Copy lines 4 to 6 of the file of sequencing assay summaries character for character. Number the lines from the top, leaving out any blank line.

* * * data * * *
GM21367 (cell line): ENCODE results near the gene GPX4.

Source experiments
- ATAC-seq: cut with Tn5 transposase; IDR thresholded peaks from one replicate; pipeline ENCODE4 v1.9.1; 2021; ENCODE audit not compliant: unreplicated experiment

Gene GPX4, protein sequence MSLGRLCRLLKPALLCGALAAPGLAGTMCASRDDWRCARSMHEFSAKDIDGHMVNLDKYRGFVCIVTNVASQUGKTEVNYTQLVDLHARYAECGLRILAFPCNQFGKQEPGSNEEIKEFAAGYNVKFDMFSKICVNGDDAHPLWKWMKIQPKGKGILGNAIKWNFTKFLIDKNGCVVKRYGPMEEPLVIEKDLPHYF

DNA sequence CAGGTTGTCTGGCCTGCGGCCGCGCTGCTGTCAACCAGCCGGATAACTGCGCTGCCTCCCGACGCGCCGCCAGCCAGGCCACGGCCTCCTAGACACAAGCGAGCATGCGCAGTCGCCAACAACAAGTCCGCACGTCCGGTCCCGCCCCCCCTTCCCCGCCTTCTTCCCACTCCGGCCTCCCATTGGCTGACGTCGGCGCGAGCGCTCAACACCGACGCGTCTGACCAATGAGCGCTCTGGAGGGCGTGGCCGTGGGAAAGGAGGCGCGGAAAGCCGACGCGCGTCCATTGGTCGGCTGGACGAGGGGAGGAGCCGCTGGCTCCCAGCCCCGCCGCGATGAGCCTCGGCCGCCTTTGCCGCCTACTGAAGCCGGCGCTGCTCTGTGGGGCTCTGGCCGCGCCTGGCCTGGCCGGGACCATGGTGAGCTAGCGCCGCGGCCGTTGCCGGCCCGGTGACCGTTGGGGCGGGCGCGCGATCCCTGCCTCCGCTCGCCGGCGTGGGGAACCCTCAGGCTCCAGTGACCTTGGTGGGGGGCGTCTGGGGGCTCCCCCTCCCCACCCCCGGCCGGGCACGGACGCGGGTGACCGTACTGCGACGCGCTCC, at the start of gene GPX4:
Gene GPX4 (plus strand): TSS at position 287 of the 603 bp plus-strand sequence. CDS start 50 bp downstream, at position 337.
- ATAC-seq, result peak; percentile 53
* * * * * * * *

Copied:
Gene GPX4, protein sequence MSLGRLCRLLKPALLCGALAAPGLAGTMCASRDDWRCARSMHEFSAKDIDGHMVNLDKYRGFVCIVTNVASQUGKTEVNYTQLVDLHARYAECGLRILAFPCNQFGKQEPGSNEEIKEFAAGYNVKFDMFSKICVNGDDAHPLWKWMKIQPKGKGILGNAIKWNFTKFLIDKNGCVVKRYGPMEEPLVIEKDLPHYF

DNA sequence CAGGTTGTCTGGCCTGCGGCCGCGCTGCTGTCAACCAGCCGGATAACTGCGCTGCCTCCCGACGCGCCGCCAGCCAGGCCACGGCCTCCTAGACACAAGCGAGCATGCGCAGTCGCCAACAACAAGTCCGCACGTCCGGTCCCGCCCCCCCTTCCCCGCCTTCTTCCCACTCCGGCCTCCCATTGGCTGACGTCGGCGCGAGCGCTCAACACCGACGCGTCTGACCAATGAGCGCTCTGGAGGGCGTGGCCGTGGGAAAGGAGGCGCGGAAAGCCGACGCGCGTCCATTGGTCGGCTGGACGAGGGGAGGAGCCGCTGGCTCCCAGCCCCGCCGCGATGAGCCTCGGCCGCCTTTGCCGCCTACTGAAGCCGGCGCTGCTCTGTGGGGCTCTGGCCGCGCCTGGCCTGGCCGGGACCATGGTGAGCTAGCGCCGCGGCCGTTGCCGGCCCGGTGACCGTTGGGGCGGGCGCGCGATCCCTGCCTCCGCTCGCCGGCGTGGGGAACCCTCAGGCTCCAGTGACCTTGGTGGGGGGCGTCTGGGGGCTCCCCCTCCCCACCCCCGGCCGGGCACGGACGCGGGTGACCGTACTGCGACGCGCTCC, at the start of gene GPX4:
Gene GPX4 (plus strand): TSS at position 287 of the 603 bp plus-strand sequence. CDS start 50 bp downstream, at position 337.